Oct. 3, 2010
By Matt Winkeljohn
If Georgia Tech on Saturday night learned anything about itself that it did not already have a pretty strong hunch about, it might have been that the Yellow Jackets have within them the emotional components they need to be a good team.
Whether the Jackets have the physical wherewithal . . . that question is not yet answerable.
Tech’s 24-20 win at Wake Forest was not pretty on any level, but the Jackets battled their tails off and they would not have won if they did not.
“Wow. The best thing I can say is that our guys competed right until the end. The kept fighting and fighting,” coach Paul Johnson said after the game. “You have to be proud of the way that they fought and competed, but Lord knows we have a lot of work to do.”
Tech played its best defensive game yet against an FCS opponent, although Wake’s injury issues at quarterback and a general lack of acumen on that side of the ball didn’t help the Demon Deacons.
In some ways, this season is tracking an arc like that of last season.
After Tech lost badly at Miami, the defensive of former coordinator Dave Wommack cut out all the fancy stuff, and went back to basics.
After Tech lost badly at home a week earlier to N.C. State, giving up 45 points and 527 yards, the Jackets did the same thing under new defensive coordinator Al Groh. It helped the Jackets limit Wake to 269 total yards.
“We went back to the basics and coach simplified the defense a lot,” said cornerback Dominique Reese.
Joshua Nesbitt had his best passing day of the season, completing 11 of 21 passes for 130 yards and two touchdowns. He hit wide receiver Correy Earls for the game winner on a 9-yard slant with just 15 seconds left.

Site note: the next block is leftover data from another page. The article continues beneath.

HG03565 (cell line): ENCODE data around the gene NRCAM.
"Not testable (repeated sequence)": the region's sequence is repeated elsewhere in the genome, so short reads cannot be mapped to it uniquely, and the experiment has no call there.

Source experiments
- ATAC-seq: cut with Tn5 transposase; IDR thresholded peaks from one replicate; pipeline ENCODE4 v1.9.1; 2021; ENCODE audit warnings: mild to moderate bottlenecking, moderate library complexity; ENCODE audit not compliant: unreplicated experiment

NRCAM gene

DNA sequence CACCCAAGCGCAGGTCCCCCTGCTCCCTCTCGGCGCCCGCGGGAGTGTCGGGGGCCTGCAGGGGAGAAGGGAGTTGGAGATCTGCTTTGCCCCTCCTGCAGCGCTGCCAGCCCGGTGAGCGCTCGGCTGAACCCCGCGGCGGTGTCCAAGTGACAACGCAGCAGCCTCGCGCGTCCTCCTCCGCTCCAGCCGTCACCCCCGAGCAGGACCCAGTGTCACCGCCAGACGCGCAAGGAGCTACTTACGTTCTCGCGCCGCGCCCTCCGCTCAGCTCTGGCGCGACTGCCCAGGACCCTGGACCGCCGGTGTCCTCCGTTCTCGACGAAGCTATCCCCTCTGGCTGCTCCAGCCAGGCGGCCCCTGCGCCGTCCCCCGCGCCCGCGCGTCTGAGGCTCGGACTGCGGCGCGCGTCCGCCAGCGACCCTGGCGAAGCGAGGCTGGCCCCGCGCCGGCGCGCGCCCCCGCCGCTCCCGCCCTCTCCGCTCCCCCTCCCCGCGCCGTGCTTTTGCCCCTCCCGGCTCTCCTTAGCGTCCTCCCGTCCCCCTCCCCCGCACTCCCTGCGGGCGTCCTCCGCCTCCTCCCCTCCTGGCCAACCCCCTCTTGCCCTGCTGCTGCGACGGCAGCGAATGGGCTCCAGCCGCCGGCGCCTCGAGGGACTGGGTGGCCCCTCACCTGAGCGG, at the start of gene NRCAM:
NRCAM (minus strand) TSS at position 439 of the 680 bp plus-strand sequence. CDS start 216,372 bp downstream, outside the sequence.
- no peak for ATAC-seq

With that, Tech for the first time since 1998 rallied from a deficit of 11 or more points in the fourth quarter to win. Saturday night, the Jackets at one time trailed 17-6. Twelve years ago, they trailed 19-7 at Georgia before winning 21-19.
The fact that the passing game made some progress (even though there were again some onerous dropped balls), was good news. “I feel like this was my best game this year,” Nesbitt said. “I felt comfortable and like I wasn’t trying to do too much. I was just doing my job.”
The bad news was that the passing game had to be better because the running game is in a funk.
Tech rushed for 209 yards, the second game in a row under 250. That’s where the Jackets want to make hay. Right now, the grass beneath Tech’s feet seems long and wet.
No unit on the team is scuffling like the offensive line. For the second game in a row, the middle of the field was consistently being blown up in Tech’s faces.
“We never got anything consistent out of the running game,” Johnson said. “If we single-blocked the nose tackle, he made every tackle, and if we doubled him, the linebacker made it.”
Without improved execution on both sides of the ball, and much improved play on the offensive line the Jackets will be up against it in their final five games.
Circling back to the most important point, the Jackets battled. Effort may be enough to win the next two games, at home against Virginia and Middle Tennessee State.
It’s a start.
“The confidence of the defense is increased tremendously,” said linebacker Steven Sylvester. “We talk in practice about not cracking if our backs are against the wall.”
He got that right. Send thoughts to email@example.com.